Orchestras Are Turning to New Maestros for New Life
Sunday, September 27, 2009
New season. New beginnings. New music directors.
No, not at the National Symphony Orchestra, which Saturday night opened its second interim season under its principal conductor, Iv?n Fischer, while waiting for Christoph Eschenbach to take charge in the fall of 2010. But the New York Philharmonic welcomed Alan Gilbert on Sept. 16, and the Los Angeles Philharmonic is gearing up for the arrival of the 28-year-old wunderkind Gustavo Dudamel. The demand for free tickets to a "Welcome, Gustavo" concert on Oct. 3 produced lines around the block.
That's what orchestras would like to see. American orchestras need help. The recession has cut into endowments; all over the country, orchestra musicians have voluntarily accepted pay freezes and cuts as their employers struggle to stay above water. And audiences, whether or not they are aging, shrinking and/or dying off, certainly appear to be declining. So orchestras hope that a new music director will bring in new life, new energy and -- more to the point -- new attendance.
What does "success" actually mean for a music director and an orchestra? Does it lie in artistic excellence? The musicians' excitement about their leader? Better ticket sales? A strong community presence? These things do not necessarily go hand in hand. And a new music director does not necessarily create them.
The traditional best-case scenario for an orchestra involves luring a big name as music director. It's this model that the National Symphony Orchestra has followed in securing the leadership of Eschenbach, nearly 70, widely acclaimed, a regular guest on the world's podiums. But these days it's not clear that big names necessarily translate into big buzz, or big ticket sales.
Lorin Maazel at the New York Philharmonic hardly set the world on fire, though he delivered accurate, high-quality performances. Yuri Temirkanov, one of the greatest living conductors, had a fine artistic partnership with the Baltimore Symphony from 2000 to 2006; yet by 2007, when Marin Alsop took over, average attendance had dropped to below 60 percent of capacity. (Under Alsop, it immediately went up to 72 percent -- in part because of a grant that enabled the orchestra to sell all its subscription seats for $25.)
The National Symphony Orchestra is in a funny position with regard to new winds. Fischer, its interim leader, is a perfect example of a mid-career European conductor capable of inspiring great excitement, but while he has done community-focused events (such as family concerts), provided thoughtful programming and conducted well, his contract limits him to a mere five or six weeks a season, rather than the nine or 10 of a full-time music director -- not enough time truly to build excitement or an audience. The NSO said it could not provide exact figures for ticket sales during Fischer's tenure, although Rita Shapiro, the orchestra's executive director, indicated that they were steady: "We're holding our own," she said.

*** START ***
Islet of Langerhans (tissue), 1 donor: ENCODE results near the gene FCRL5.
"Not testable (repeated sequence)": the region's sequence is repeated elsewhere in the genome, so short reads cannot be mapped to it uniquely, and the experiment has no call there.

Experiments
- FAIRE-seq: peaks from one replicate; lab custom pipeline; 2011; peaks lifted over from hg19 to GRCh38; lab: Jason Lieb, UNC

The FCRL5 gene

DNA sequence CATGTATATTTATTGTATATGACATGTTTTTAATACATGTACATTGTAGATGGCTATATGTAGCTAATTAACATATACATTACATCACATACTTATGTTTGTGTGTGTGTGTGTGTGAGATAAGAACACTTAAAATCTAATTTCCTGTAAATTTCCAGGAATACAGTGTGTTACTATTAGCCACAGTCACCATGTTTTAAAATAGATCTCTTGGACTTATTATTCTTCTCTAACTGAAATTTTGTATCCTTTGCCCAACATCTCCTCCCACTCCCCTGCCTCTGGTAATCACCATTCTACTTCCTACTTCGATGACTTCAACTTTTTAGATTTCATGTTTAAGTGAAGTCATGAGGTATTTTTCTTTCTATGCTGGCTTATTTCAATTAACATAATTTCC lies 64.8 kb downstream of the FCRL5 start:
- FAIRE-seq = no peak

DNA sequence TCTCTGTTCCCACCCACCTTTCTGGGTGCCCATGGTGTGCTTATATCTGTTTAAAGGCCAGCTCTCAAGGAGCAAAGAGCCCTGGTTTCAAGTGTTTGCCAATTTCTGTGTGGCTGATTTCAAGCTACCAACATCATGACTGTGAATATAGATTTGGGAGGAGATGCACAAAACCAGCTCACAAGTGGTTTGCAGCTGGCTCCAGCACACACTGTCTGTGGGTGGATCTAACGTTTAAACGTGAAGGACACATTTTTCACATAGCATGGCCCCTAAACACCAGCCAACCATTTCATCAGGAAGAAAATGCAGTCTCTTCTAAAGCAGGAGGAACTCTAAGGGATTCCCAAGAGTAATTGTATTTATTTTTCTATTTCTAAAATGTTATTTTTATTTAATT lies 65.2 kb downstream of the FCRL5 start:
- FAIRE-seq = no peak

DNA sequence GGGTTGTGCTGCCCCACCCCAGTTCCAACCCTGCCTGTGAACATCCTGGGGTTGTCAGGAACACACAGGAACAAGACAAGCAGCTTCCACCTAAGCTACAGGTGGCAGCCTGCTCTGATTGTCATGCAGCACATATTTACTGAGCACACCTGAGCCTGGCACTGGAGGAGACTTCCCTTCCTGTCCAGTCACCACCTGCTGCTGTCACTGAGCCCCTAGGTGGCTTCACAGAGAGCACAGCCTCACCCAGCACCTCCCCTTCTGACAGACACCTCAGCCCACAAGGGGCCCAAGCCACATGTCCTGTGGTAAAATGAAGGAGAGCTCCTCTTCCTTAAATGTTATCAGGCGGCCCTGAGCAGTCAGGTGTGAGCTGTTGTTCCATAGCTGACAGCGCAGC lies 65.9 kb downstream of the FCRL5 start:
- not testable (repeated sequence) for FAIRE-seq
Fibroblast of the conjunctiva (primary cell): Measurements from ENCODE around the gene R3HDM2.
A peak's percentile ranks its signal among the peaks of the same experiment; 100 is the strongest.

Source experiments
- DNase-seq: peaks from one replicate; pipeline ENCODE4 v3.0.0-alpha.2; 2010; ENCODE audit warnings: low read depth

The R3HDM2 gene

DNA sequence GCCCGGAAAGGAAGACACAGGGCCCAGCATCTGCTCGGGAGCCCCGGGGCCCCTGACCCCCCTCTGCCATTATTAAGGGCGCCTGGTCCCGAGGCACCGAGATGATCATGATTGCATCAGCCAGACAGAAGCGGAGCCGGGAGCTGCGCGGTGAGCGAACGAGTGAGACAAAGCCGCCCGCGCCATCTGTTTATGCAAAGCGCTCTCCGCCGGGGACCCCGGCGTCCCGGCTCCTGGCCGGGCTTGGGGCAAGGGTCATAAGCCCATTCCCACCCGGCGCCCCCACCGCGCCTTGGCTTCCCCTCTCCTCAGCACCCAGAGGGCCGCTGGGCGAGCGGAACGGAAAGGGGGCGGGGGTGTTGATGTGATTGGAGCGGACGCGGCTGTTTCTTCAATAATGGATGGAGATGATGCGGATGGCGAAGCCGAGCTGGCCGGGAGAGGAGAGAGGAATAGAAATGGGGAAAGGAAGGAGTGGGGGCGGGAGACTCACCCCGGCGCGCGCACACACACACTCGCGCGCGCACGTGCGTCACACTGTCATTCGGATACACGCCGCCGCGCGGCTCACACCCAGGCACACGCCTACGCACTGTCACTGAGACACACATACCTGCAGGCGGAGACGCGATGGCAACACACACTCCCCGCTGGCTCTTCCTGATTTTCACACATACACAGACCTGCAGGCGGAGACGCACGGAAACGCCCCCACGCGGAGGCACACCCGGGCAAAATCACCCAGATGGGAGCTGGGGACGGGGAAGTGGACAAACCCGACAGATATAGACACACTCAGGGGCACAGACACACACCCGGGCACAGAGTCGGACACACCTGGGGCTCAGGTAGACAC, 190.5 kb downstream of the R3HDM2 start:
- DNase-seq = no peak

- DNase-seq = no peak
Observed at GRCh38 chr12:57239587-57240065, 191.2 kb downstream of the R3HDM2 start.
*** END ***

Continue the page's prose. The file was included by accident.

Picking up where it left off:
The question is whether Eschenbach, who has had varying degrees of success with different orchestras over the years, can bring even more excitement to the Kennedy Center. He is certainly hoping to. In town for a few days in August, he oversaw auditions for two vacant solo positions within the orchestra and spent some bonding time, Shapiro said, just making music with the players -- a rare chance in a climate usually governed by the pressures of an upcoming performance. "Everyone was really buzzed about him," she said.
But even the love of musicians isn't always enough to create the excitement. Witness the case of Wolfgang Sawallisch, another eminent and venerable German who led the Philadelphia Orchestra for a decade. "Musicians adored Sawallisch," said Joe Kluger, a consultant who was president of the Philadelphia Orchestra for 16 years. "But rarely did that come across to the audience, because of his interpretive style."